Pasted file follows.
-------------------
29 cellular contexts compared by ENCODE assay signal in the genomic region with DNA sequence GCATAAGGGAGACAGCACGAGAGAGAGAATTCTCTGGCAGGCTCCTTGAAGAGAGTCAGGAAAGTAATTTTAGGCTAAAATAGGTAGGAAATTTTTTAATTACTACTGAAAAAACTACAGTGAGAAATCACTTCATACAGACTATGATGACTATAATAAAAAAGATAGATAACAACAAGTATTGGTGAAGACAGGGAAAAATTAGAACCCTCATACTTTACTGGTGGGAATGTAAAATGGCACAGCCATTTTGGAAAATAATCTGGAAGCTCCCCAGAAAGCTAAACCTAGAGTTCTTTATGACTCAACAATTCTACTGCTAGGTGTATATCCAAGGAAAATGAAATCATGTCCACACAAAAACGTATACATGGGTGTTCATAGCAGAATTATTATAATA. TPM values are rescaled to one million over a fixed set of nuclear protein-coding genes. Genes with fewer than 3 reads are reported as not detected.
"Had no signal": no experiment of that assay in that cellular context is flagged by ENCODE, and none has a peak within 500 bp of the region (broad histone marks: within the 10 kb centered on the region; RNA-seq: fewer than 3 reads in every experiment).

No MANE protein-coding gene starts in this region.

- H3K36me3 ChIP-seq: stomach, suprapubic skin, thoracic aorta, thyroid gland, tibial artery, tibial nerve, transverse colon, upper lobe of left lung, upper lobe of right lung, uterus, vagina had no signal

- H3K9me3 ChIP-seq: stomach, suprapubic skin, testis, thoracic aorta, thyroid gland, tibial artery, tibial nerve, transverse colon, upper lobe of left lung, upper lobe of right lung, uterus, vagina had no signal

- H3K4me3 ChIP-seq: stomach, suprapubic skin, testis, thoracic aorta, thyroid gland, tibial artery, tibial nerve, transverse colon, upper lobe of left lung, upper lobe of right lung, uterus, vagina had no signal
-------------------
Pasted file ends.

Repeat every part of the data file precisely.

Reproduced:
29 cellular contexts compared by ENCODE assay signal in the genomic region with DNA sequence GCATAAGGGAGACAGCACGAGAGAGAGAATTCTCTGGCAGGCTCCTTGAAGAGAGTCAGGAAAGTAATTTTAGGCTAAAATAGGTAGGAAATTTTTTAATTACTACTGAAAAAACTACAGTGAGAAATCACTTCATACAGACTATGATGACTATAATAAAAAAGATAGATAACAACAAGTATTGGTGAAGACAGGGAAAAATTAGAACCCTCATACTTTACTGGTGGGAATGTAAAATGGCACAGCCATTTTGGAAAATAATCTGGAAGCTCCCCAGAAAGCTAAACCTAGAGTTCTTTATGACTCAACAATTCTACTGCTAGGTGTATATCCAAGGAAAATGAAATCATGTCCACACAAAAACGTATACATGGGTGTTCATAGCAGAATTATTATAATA. TPM values are rescaled to one million over a fixed set of nuclear protein-coding genes. Genes with fewer than 3 reads are reported as not detected.
"Had no signal": no experiment of that assay in that cellular context is flagged by ENCODE, and none has a peak within 500 bp of the region (broad histone marks: within the 10 kb centered on the region; RNA-seq: fewer than 3 reads in every experiment).

No MANE protein-coding gene starts in this region.

- H3K36me3 ChIP-seq: stomach, suprapubic skin, thoracic aorta, thyroid gland, tibial artery, tibial nerve, transverse colon, upper lobe of left lung, upper lobe of right lung, uterus, vagina had no signal

- H3K9me3 ChIP-seq: stomach, suprapubic skin, testis, thoracic aorta, thyroid gland, tibial artery, tibial nerve, transverse colon, upper lobe of left lung, upper lobe of right lung, uterus, vagina had no signal

- H3K4me3 ChIP-seq: stomach, suprapubic skin, testis, thoracic aorta, thyroid gland, tibial artery, tibial nerve, transverse colon, upper lobe of left lung, upper lobe of right lung, uterus, vagina had no signal